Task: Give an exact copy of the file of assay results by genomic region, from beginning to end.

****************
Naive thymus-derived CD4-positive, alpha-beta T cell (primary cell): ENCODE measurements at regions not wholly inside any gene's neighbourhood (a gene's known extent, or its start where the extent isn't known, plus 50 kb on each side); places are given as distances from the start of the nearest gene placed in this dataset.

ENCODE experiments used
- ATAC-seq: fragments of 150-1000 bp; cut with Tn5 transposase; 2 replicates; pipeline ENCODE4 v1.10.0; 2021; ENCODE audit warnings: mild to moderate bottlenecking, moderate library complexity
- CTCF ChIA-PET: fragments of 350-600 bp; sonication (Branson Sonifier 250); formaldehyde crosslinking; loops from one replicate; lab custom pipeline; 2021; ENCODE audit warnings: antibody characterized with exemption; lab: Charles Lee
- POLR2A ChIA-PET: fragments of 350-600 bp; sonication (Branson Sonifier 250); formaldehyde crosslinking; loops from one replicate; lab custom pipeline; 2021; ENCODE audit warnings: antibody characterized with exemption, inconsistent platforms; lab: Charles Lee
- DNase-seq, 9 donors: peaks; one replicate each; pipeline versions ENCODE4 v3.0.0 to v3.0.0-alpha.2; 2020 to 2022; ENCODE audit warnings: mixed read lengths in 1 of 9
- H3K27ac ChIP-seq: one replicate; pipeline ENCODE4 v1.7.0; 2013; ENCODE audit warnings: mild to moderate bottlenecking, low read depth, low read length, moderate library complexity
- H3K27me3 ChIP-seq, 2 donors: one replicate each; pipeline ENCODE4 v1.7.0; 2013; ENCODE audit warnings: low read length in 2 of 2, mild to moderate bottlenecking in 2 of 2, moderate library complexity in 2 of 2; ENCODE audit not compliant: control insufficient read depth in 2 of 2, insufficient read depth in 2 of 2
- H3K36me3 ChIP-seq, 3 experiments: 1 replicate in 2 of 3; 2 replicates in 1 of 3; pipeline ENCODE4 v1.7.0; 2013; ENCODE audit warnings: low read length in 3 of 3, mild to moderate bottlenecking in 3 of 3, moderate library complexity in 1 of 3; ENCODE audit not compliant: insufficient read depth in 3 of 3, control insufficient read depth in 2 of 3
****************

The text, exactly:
Naive thymus-derived CD4-positive, alpha-beta T cell (primary cell): ENCODE measurements at regions not wholly inside any gene's neighbourhood (a gene's known extent, or its start where the extent isn't known, plus 50 kb on each side); places are given as distances from the start of the nearest gene placed in this dataset.

ENCODE experiments used
- ATAC-seq: fragments of 150-1000 bp; cut with Tn5 transposase; 2 replicates; pipeline ENCODE4 v1.10.0; 2021; ENCODE audit warnings: mild to moderate bottlenecking, moderate library complexity
- CTCF ChIA-PET: fragments of 350-600 bp; sonication (Branson Sonifier 250); formaldehyde crosslinking; loops from one replicate; lab custom pipeline; 2021; ENCODE audit warnings: antibody characterized with exemption; lab: Charles Lee
- POLR2A ChIA-PET: fragments of 350-600 bp; sonication (Branson Sonifier 250); formaldehyde crosslinking; loops from one replicate; lab custom pipeline; 2021; ENCODE audit warnings: antibody characterized with exemption, inconsistent platforms; lab: Charles Lee
- DNase-seq, 9 donors: peaks; one replicate each; pipeline versions ENCODE4 v3.0.0 to v3.0.0-alpha.2; 2020 to 2022; ENCODE audit warnings: mixed read lengths in 1 of 9
- H3K27ac ChIP-seq: one replicate; pipeline ENCODE4 v1.7.0; 2013; ENCODE audit warnings: mild to moderate bottlenecking, low read depth, low read length, moderate library complexity
- H3K27me3 ChIP-seq, 2 donors: one replicate each; pipeline ENCODE4 v1.7.0; 2013; ENCODE audit warnings: low read length in 2 of 2, mild to moderate bottlenecking in 2 of 2, moderate library complexity in 2 of 2; ENCODE audit not compliant: control insufficient read depth in 2 of 2, insufficient read depth in 2 of 2
- H3K36me3 ChIP-seq, 3 experiments: 1 replicate in 2 of 3; 2 replicates in 1 of 3; pipeline ENCODE4 v1.7.0; 2013; ENCODE audit warnings: low read length in 3 of 3, mild to moderate bottlenecking in 3 of 3, moderate library complexity in 1 of 3; ENCODE audit not compliant: insufficient read depth in 3 of 3, control insufficient read depth in 2 of 3